The elves claim that humans also arrived on this world during the Conjunction. This occurred soon after they managed to destroy their own world. The elves claim that it was during the Conjunction that humans learned to use magic.”

Nivelle himself insists these are all “lies and fabrications circulated by nonhumans.” In his view, every race desires to claim primacy over the other simply by insisting they inhabited the Continent first, and others are not native. He has a point; and yet, the Aen Siedhe clearly did establish a civilization upon the Continent before humanity arrived, and mankind had to come from somewhere. In the books, Ciri gains the power to travel between the worlds, and she arrives on what appears to be Earth in the days of Camelot. The implication is that humanity started out on Earth, but was transported to Sapkowski’s world by the Conjunction of the Spheres.

Whatever the truth may be, the Conjunction of the Spheres led to the inevitable; war on the Continent. The Aen Seidhe were proud and confident, and initially they believed their physical strength would prevail. But humans are more fertile than Aen Seidhe, and soon the Elves found themselves pushed back to the Edge of the World. The Conjunction – and subsequent war – should form a key part of The Witcher prequel’s narrative and world-building.

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The First Witcher

The human settlers on the Continent found themselves in war with the Aen Seidhe, but at the same time they were faced with other challenges. The Conjunction of the Worlds had released far stranger creatures on to the Continent – from ghouls to kikimora, from aurochs to sprites, monstrous threats the humans had never encountered before. Fortunately, some humans learned to use magic, and presumably the first Witcher was one of those.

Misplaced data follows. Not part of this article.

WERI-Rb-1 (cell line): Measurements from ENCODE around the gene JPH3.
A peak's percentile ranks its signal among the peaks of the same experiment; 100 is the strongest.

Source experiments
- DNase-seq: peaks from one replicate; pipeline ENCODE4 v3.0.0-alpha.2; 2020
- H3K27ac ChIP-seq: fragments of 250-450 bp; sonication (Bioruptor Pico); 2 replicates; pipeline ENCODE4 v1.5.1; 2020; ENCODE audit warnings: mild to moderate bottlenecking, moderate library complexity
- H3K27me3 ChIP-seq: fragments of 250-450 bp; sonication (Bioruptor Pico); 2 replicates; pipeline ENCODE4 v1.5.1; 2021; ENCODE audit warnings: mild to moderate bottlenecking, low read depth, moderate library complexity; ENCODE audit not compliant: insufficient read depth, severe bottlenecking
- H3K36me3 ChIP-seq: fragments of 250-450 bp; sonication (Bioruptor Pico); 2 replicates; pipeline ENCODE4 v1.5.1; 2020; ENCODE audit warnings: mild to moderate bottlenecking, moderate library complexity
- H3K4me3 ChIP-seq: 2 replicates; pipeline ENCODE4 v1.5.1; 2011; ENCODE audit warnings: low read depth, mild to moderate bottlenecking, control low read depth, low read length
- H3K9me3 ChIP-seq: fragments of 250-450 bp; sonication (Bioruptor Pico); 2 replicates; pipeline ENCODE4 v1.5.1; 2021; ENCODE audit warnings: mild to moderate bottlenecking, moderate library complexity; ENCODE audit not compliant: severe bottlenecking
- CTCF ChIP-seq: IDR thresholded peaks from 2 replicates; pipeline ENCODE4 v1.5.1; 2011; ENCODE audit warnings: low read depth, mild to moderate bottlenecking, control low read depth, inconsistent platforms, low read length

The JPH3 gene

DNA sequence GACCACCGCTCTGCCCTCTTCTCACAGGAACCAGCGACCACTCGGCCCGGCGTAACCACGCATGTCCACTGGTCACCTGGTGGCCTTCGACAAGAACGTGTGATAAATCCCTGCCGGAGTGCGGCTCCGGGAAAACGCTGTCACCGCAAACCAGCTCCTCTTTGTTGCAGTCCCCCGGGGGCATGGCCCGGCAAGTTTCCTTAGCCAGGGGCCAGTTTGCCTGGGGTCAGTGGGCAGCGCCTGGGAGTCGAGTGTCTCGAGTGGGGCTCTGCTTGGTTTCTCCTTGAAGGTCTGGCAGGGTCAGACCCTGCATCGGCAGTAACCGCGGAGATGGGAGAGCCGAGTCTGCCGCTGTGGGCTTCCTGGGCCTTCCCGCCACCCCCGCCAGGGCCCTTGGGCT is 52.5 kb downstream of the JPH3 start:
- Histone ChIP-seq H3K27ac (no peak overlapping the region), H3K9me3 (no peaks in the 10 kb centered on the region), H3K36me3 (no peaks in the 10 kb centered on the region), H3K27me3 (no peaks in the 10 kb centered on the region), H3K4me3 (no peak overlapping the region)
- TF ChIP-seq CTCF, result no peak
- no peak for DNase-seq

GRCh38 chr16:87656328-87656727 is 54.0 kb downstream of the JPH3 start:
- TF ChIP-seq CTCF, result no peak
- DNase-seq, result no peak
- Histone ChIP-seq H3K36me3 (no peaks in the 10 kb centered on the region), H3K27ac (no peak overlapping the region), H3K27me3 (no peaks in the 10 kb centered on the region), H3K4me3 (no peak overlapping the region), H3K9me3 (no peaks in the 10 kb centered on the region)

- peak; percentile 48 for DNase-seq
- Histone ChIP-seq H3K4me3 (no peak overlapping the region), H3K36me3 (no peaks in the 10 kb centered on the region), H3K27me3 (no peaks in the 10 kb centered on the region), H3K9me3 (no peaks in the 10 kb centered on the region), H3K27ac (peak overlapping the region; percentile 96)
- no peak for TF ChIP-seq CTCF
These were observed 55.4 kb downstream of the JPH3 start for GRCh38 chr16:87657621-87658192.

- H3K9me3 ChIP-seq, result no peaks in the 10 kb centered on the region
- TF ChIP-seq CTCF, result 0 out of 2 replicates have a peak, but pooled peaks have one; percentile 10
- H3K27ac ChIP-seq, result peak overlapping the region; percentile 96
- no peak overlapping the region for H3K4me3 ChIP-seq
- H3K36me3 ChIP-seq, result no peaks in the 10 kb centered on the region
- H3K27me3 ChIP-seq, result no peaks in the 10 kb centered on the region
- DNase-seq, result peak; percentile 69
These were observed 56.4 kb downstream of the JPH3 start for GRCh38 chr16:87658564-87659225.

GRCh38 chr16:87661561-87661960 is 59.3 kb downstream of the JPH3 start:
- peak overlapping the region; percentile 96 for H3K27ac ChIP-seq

It’s reasonable to assume the first Witcher learned how to enchant his medallion, so it would warn him of the presence of magic. Armed with this, he could begin seeking out the creatures that lurked in the shadows. No doubt he charged a pretty penny for it, too, because traditionally the order of the Witcher was expensive to hire. But, at least at first, he was the only one of his kind. That medallion was probably the secret to the Witcher’s success, because unlike any potential rivals he would have been warned whenever danger lurked. It’s possible the first Witcher began experimenting with mutagens, learning how to enhance his skills. He may have been mercenary, but this first Witcher understood he performed a vital service. To that end, he began to train others in his craft, and founded the order of the Witchers – an order that lived on far longer than he did, that almost wiped out the fiends and demons, and that ultimately claimed Geralt of Rivia as its champion.

The history of the Continent is shrouded in mystery, with conflicting tales told by every race. It’s easy to mock Adam Nivelle’s insistence the Elves spread lies about the origin of mankind on the Continent, but he has a point; the history we tell is frequently the story we want to be true, rather than the one that is. As such, The Witcher: Blood Origin is a unique opportunity for Netflix to pull back the curtain and reveal the truth in all its gore.

Link Source : https://screenrant.com/witcher-netflix-blood-origin-timeline-setting-events-details/